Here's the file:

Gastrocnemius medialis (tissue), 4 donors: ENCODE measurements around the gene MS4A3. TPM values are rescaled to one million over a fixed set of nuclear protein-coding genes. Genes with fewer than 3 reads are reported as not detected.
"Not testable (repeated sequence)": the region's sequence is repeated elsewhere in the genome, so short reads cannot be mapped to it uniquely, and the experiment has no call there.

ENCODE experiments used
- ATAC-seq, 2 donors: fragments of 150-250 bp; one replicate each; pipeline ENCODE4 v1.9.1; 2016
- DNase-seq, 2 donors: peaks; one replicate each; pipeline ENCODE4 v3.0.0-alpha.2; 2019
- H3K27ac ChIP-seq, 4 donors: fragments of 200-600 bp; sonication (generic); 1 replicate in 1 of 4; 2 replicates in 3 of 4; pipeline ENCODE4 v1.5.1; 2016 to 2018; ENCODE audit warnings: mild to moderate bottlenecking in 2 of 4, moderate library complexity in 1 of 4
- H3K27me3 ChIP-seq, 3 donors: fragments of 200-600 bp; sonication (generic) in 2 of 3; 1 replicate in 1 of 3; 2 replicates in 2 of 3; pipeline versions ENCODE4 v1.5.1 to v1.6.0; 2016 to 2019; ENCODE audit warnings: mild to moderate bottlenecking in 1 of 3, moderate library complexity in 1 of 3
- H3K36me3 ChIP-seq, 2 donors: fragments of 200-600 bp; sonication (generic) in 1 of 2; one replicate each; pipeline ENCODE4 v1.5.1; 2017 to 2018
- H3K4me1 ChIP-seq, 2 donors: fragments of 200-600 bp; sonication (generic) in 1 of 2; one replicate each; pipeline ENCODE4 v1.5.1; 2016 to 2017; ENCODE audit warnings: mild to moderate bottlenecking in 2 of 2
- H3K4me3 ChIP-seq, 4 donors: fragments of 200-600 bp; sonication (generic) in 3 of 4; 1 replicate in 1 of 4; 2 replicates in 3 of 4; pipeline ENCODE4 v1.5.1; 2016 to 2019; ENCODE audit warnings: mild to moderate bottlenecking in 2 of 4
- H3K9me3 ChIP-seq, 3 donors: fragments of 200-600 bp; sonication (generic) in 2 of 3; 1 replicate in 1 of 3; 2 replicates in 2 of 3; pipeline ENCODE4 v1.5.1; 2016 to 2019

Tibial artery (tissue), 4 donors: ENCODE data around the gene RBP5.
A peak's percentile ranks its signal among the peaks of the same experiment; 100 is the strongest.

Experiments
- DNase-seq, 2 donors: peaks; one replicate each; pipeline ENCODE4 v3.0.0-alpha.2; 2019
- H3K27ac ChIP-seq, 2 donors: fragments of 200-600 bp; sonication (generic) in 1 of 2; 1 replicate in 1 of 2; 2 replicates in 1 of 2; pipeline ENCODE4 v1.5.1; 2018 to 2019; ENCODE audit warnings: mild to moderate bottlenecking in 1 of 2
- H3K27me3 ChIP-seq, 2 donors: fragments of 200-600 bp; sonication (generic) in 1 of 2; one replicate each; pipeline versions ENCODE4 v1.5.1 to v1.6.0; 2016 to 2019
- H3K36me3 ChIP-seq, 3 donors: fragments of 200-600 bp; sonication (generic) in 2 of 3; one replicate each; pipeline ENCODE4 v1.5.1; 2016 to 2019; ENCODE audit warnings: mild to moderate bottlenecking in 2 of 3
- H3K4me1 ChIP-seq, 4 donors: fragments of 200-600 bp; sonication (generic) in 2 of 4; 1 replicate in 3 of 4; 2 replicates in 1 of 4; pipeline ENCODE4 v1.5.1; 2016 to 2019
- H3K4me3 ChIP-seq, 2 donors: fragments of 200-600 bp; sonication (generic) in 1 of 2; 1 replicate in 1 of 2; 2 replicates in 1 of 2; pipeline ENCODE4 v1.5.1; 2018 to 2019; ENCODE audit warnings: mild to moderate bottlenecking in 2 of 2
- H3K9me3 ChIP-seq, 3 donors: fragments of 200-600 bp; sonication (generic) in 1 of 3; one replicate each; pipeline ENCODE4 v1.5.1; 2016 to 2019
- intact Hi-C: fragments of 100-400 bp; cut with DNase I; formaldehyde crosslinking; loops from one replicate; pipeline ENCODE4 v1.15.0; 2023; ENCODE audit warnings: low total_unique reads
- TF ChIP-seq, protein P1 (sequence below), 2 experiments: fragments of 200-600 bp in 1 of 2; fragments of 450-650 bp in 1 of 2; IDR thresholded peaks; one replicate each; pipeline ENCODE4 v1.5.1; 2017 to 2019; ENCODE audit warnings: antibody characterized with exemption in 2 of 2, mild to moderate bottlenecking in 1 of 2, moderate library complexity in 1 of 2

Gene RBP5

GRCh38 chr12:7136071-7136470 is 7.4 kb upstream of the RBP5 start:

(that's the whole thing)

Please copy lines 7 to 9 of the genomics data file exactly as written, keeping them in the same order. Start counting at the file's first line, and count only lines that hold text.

- H3K27me3 ChIP-seq, 3 donors: fragments of 200-600 bp; sonication (generic) in 2 of 3; 1 replicate in 1 of 3; 2 replicates in 2 of 3; pipeline versions ENCODE4 v1.5.1 to v1.6.0; 2016 to 2019; ENCODE audit warnings: mild to moderate bottlenecking in 1 of 3, moderate library complexity in 1 of 3
- H3K36me3 ChIP-seq, 2 donors: fragments of 200-600 bp; sonication (generic) in 1 of 2; one replicate each; pipeline ENCODE4 v1.5.1; 2017 to 2018
- H3K4me1 ChIP-seq, 2 donors: fragments of 200-600 bp; sonication (generic) in 1 of 2; one replicate each; pipeline ENCODE4 v1.5.1; 2016 to 2017; ENCODE audit warnings: mild to moderate bottlenecking in 2 of 2